SUPREMO Selective Use of Postoperative Radiotherapy after Mastectomy / NHS Scotland

Summary of the SUPREMO Cancer Trial

You have recently been diagnosed with early breast cancer, which has been completely removed by surgery. Anti-cancer drugs in the form of chemotherapy or hormonal therapy (or a combination of both) will also be given to you as part of your treatment.

Another therapy that is offered to some patients with your type of cancer is radiotherapy to treat the site of your recent operation to remove your breast (mastectomy). We use radiotherapy to reduce the risk of your cancer coming back in the same place. When it is given along with anti-cancer drug treatment it may also improve long-term survival.

Postoperative radiotherapy is routinely given to patients at higher risk of recurrence than you (for example when 4 or more lymph nodes are involved underneath the armpit or the tumour is large). In patients like you, where there are less than 4 lymph nodes under the armpit involved by cancer or there are no lymph nodes involved but there are other features of the cancer which increase the risk of the cancer coming back, it is not clear whether postoperative radiotherapy is needed.

One of the purposes of this trial is to work out the risks and benefits of postoperative radiotherapy to the chest wall in patients like you who are at intermediate risk of a recurrence of breast cancer.

More information about taking part in clinical trials is available from the national electronic library for health's website

Who is eligible for the trial?

The trial will involve 1600 women. Everyone taking part in the trial will be a postoperative breast cancer patient who has had a mastectomy, and who has an intermediate risk of the cancer returning. An intermediate risk is diagnosed when there are less than 4 lymph nodes under the armpit involved by cancer or there are no lymph nodes involved, but there are other features of the cancer, which might mean that it is more likely to come back.

What happens if I decide to take part?

If you agree to take part, you will be asked to give us your written consent. To work out whether or not you will receive radiotherapy as part of the trial, your specialist will contact a central office, which runs the SUPREMO trial.

The study office will check some details about you, your disease and the treatment you have been prescribed and will use a computer to allocate your treatment. You will have the same chance of receiving radiotherapy as not receiving it. Your specialist will be told whether you have been allocated a course of radiotherapy. You will be asked to fill in a questionnaire, which will monitor how you are feeling and managing at home. You will also be seen twice in the first year after surgery in hospital clinics for a routine examination. A doctor will then see you once a year to assess your medical condition. We recommend that you have a breast X-ray (mammogram) of your other breast at least every second year for 10 years.

What happens if I decide not to take part?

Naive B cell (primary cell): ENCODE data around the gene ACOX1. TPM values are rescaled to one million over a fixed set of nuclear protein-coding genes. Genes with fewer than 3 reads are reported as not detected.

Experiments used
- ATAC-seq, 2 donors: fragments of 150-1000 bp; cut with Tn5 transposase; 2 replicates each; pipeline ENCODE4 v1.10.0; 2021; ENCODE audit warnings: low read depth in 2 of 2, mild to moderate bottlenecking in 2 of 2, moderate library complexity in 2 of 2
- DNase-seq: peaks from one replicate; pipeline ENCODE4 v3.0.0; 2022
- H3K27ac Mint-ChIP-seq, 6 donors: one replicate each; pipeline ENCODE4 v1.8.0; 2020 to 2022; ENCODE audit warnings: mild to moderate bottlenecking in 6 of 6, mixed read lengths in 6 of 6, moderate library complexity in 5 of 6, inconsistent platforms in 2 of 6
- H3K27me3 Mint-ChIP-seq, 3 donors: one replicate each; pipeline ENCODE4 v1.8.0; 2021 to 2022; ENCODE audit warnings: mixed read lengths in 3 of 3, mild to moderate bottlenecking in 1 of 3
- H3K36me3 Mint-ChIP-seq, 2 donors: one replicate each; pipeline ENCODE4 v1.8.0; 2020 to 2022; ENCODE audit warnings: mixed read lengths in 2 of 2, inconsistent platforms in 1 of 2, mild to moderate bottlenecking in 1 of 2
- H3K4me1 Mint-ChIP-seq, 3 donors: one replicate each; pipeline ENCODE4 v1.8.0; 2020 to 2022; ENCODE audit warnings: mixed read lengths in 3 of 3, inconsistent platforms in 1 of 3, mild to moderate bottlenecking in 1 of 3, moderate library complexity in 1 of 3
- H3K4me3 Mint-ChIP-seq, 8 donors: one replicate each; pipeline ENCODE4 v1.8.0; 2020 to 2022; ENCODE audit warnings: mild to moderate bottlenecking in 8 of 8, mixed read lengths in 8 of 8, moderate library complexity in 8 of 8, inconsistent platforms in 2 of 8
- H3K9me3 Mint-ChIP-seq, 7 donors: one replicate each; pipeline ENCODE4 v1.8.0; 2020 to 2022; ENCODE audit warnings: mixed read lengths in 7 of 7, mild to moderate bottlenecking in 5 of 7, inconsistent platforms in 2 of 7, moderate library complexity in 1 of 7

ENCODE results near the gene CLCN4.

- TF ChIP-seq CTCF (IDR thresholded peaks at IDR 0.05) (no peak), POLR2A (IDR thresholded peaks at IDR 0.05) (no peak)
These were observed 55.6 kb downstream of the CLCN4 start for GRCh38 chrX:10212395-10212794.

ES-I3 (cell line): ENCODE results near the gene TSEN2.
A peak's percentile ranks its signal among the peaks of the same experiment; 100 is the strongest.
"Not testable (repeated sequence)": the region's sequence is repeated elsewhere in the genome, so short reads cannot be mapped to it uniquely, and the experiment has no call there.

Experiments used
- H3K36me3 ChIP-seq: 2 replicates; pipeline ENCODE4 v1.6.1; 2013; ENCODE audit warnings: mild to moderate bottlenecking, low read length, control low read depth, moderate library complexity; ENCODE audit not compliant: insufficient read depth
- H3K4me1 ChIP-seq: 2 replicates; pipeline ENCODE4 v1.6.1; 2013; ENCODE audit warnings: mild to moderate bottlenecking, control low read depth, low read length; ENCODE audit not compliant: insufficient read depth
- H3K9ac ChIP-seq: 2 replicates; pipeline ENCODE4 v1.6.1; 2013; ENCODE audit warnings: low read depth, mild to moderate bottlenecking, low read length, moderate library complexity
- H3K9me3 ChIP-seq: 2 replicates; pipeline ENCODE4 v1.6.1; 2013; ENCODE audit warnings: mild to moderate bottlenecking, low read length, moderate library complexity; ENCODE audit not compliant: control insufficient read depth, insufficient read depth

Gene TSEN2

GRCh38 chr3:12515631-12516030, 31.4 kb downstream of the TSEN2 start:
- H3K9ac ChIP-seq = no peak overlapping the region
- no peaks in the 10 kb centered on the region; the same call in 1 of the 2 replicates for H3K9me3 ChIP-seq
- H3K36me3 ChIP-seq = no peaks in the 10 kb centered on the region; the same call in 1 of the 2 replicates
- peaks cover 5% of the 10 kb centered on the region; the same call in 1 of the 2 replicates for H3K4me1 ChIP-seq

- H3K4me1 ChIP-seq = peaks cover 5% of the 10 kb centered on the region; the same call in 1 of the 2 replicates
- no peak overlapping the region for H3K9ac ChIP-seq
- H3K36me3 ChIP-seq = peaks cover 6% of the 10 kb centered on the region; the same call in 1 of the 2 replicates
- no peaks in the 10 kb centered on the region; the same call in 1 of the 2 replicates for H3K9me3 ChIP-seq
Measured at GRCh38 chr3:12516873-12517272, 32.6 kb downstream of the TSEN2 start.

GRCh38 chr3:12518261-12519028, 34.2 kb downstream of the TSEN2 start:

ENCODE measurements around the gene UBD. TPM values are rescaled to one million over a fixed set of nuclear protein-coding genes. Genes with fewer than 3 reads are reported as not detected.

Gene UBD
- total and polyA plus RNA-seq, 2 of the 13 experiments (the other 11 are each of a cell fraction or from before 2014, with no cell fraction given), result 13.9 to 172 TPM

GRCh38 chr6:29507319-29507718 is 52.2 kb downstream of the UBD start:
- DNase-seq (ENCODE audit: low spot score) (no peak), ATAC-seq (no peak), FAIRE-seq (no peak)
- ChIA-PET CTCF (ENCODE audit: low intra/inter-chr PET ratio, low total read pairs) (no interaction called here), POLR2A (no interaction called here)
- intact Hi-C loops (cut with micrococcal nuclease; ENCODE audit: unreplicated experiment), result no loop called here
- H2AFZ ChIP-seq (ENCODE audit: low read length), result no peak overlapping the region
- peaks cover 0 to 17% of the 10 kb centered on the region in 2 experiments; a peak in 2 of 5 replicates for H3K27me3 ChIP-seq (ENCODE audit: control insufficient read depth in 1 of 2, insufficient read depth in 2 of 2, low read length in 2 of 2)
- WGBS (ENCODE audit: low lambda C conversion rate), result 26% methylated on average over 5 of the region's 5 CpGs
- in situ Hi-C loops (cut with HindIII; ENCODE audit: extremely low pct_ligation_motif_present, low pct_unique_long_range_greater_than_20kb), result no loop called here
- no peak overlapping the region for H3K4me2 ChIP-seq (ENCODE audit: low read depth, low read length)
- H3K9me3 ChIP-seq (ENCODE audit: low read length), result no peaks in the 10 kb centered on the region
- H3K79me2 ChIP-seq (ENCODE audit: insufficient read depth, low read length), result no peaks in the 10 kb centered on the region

If you decide not to take part in the study, you will receive the usual high standard treatment that we currently give to all patients with early breast cancer. You may be offered radiotherapy and will be followed up at the surgical outpatient clinics according to local hospital procedure.

What does radiotherapy involve?

Radiotherapy to the chest wall (where your mastectomy took place) is usually carried out over 3-5 weeks, normally as an outpatient. Your specialist may also recommend radiotherapy on the same side to a part of the glandular area above your collarbone (known as the medial supraclavicular fossa) or to the glandular area beneath your breastbone (known as the internal mammary chain). On your first visit a series of measurements are taken to plan your further treatment. The radiotherapy is normally given to the chest wall in a small dose each day. Treatments normally take about 10-15 minutes per day. Treatment is given on weekdays. No treatment is given over the weekends or Bank Holidays.

What are the possible risks of taking part?

Like all treatments, there may be side effects with radiotherapy. It may cause skin reactions leading to chest wall tenderness and itching. These may develop later on in the course of radiotherapy and usually settle within one month of the treatment finishing. You may also have chest wall pain, which is usually mild and intermittent. Very rarely radiotherapy can cause either inflammation of the lung leading to shortness of breath or cause the ribs to fracture.

The possible risk of not being given radiotherapy is that there may be a slightly higher chance of breast cancer returning compared with women who have received radiotherapy. However in women with your type of cancer and with your level of risk, the chances of the disease coming back in the same place are small. If the disease did come back at the site of your mastectomy, a course of radiotherapy to your chest wall would be considered.

Are there any benefits to taking part?

Whether or not you decide to take part in the study, you will receive the highest standards of care. The information we get from the study will help us to understand how best to treat breast cancer. It will help us to measure the advantages of radiotherapy in women with the type of breast cancer that you have.

Summary of Trial timelines

© SUPREMO 2010
Scottish Clinical Trials Research Unit
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NHS Lothian University of Edinburgh ISD Scotland NHS National Services Scotland